Wednesday, August 13, 2014

A Few Thoughts On Clarke's Re-Election

[Updated, Wednesday, 1:15 p.m.] I'll offset the update in a different font:

I've had a few hours to think about Sheriff David Clarke's re-election, as have others, and will add this: 

It's pretty early to be talking about the 2016 Mayoral election when the votes are still being certified in the elections just completed.

Clarke's base is in the suburbs, where, not coincidentally, right-wing talk radio's base is, too. His far-right Tea Party/gun-obsessed, fear-inducing statements and persona resonate farther there than they would within the city limits.

And having managed budgets with overruns - - despite his denials of red ink - - Clarke has shown little interest in the broader, often-boring-nuts-and-bolts machinery of local government - - beyond his own brand of law and order - -  that define municipal responsibilities and take up most of a Mayor's time.

Clarke is a career law enforcement officer. He wanted to be Milwaukee Chief of Police when Arthur Jones won the job.

I would say if you think there has been friction in the past between Mayors and Chiefs of Police, imagine being Chief under a Mayor Clarke, who be more than the de facto Chief.

And it would be hard to convince the electorate that you are making a serious bid to run a unit of government, with multiple obligations, when you are identified with anti-government beliefs and activists.

Like people talk about being freed from state and national "tyranny" who give you their Sheriff of the Year award.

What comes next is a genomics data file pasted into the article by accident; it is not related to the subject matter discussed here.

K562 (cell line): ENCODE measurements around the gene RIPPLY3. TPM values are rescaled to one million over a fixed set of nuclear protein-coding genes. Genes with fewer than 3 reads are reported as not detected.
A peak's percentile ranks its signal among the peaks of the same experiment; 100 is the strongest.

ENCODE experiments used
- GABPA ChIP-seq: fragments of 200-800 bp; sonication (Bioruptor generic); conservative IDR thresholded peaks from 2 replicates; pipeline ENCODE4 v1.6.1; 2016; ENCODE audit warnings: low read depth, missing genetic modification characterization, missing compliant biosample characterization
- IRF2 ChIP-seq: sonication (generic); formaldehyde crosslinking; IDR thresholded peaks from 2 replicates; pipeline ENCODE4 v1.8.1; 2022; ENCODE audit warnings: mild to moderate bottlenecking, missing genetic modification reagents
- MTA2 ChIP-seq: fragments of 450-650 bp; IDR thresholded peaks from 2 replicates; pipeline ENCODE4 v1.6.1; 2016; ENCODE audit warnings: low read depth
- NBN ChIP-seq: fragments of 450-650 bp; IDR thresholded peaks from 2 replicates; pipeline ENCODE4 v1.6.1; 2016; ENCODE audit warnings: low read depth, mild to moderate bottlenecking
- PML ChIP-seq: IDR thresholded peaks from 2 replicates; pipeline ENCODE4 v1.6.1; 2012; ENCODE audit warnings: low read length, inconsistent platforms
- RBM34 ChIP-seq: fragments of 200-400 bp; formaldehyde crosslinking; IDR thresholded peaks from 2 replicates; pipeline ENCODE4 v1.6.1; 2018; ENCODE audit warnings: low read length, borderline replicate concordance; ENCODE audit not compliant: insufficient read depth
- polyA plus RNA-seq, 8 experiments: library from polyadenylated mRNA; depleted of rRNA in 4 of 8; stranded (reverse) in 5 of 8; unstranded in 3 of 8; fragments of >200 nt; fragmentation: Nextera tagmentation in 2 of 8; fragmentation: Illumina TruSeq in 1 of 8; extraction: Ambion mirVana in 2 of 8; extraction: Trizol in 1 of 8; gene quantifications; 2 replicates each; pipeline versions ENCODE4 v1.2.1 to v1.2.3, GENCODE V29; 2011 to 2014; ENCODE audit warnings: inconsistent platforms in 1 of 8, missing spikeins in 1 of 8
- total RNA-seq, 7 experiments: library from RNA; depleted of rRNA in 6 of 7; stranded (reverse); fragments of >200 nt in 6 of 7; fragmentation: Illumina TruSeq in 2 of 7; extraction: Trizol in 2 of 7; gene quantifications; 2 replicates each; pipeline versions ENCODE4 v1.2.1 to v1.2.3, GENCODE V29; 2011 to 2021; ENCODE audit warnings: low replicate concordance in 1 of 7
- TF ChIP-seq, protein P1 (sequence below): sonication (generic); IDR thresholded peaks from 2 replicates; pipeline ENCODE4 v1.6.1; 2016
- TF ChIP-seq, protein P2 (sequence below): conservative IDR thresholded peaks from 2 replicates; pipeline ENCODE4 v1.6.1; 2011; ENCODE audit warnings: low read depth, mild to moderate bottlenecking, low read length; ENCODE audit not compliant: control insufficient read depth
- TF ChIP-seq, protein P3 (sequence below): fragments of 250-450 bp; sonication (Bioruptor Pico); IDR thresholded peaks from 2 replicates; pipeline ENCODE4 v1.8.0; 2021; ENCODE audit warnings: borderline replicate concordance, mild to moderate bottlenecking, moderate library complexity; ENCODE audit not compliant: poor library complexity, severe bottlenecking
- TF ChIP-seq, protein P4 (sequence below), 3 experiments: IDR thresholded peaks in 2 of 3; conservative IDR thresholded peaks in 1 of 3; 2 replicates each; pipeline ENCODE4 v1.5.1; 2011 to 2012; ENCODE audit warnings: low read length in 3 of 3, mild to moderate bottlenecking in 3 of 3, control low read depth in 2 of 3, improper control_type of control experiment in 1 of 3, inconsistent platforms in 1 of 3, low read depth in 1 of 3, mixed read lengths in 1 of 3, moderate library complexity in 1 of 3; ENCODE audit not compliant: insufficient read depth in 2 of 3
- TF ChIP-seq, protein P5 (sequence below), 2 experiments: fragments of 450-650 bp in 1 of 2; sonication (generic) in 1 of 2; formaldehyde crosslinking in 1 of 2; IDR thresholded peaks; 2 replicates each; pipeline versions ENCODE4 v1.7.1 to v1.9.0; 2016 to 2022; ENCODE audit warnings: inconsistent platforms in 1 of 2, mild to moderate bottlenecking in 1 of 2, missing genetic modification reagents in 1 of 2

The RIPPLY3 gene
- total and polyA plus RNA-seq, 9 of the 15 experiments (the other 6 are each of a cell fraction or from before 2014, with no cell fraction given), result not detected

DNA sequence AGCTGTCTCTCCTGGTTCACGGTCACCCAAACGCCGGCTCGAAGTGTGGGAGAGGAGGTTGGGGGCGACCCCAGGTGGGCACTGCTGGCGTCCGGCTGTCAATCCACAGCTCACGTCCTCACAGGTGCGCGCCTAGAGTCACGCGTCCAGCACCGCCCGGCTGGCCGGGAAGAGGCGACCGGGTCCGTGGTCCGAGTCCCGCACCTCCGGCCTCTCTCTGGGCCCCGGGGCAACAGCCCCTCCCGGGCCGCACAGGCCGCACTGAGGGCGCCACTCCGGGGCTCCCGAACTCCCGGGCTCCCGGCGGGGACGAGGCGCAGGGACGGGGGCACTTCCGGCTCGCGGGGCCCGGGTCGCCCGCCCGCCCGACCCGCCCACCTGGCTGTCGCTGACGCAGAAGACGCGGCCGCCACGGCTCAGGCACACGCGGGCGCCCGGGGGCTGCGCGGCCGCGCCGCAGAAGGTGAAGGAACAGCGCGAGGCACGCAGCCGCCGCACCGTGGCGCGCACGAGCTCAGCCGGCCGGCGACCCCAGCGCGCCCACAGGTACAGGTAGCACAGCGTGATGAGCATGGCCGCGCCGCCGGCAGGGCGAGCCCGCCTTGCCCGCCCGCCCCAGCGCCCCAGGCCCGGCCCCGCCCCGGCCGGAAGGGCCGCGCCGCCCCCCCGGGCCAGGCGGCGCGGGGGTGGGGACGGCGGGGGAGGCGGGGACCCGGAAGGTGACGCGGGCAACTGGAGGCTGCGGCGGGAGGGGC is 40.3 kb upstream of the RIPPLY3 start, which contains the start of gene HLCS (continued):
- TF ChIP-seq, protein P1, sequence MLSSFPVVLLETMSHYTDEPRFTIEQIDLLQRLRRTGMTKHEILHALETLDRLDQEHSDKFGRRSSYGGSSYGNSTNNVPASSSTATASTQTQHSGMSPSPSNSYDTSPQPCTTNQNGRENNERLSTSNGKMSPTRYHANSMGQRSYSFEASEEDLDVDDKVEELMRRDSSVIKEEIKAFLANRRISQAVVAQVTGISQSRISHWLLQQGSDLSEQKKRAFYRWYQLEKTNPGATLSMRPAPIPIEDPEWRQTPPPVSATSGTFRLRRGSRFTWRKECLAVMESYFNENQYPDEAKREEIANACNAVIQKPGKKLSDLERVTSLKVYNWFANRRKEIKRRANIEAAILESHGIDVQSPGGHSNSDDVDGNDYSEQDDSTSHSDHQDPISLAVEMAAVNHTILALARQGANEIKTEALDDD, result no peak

I'm not minimizing crime as a reality and an issue. I'm saying Clarke comes across as awfully ideological on the issue.

It's the same problem that has saps Cathy Stepp of credibility as Secretary of the Department of Natural Resources. She had been such an over-the-top critic of the agency, and of a legitimate government role in resource management and environmental protection (which requires regulation)that her actions are widely seen as regularly biased, hollow and insincere.

So, after a half a day of relection I think it's a) too early to talk and speculate much about b ) something that probably will not happen - - a Clarke Mayoral bid.

Though I will add that if he were to run, he could tap into millions of right-wing dollars, and with his talk radio team at the ready, Clarke wouldn't exactly be starting from scratch.

But before 2016, there's the unfinished business this November.

Offering no excuses. Just observations.

1.  It is hard to defeat an incumbent with probably 101% name recognition.

2.  And if that incumbent is running where crossover voting by the other party is allowed.

3. And if that incumbent gets more free publicity on multiple AM radio talk shows than anyone except Scott Walker.

4.  And if that incumbent has just enough urban and suburban appeal in an off-year election to stitch together a winning coalition.

5.  And if that incumbent is backed by the NRA, whose members vote, and a majority of the rest of the voters do not vote.


Anonymous said...

isn't your last statement sad,

NRA members do vote and other do not.

real sad

Anonymous said...

Imagine a debate with both Donavan and Clarke. Tom Barrett could just sit back and laugh.